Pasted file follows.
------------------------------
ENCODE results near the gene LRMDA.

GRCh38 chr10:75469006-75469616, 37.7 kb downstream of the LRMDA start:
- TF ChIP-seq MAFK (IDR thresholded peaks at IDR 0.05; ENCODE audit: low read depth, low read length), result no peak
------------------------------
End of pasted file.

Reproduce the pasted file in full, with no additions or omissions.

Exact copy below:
ENCODE results near the gene LRMDA.

GRCh38 chr10:75469006-75469616, 37.7 kb downstream of the LRMDA start:
- TF ChIP-seq MAFK (IDR thresholded peaks at IDR 0.05; ENCODE audit: low read depth, low read length), result no peak